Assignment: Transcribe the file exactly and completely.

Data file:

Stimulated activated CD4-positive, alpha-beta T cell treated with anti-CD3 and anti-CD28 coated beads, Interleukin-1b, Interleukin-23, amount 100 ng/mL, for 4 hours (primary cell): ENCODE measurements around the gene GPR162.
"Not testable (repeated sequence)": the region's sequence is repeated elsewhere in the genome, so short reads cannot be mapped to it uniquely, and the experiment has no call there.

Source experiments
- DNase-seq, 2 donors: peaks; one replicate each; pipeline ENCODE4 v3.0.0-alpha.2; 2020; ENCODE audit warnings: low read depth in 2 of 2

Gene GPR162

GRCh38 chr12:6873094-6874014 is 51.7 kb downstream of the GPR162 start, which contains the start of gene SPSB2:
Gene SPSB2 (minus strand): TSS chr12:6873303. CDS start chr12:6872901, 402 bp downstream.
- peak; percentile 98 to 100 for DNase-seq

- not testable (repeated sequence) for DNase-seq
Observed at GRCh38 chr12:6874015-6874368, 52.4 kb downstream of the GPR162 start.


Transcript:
Stimulated activated CD4-positive, alpha-beta T cell treated with anti-CD3 and anti-CD28 coated beads, Interleukin-1b, Interleukin-23, amount 100 ng/mL, for 4 hours (primary cell): ENCODE measurements around the gene GPR162.
"Not testable (repeated sequence)": the region's sequence is repeated elsewhere in the genome, so short reads cannot be mapped to it uniquely, and the experiment has no call there.

Source experiments
- DNase-seq, 2 donors: peaks; one replicate each; pipeline ENCODE4 v3.0.0-alpha.2; 2020; ENCODE audit warnings: low read depth in 2 of 2

Gene GPR162

GRCh38 chr12:6873094-6874014 is 51.7 kb downstream of the GPR162 start, which contains the start of gene SPSB2:
Gene SPSB2 (minus strand): TSS chr12:6873303. CDS start chr12:6872901, 402 bp downstream.
- peak; percentile 98 to 100 for DNase-seq

- not testable (repeated sequence) for DNase-seq
Observed at GRCh38 chr12:6874015-6874368, 52.4 kb downstream of the GPR162 start.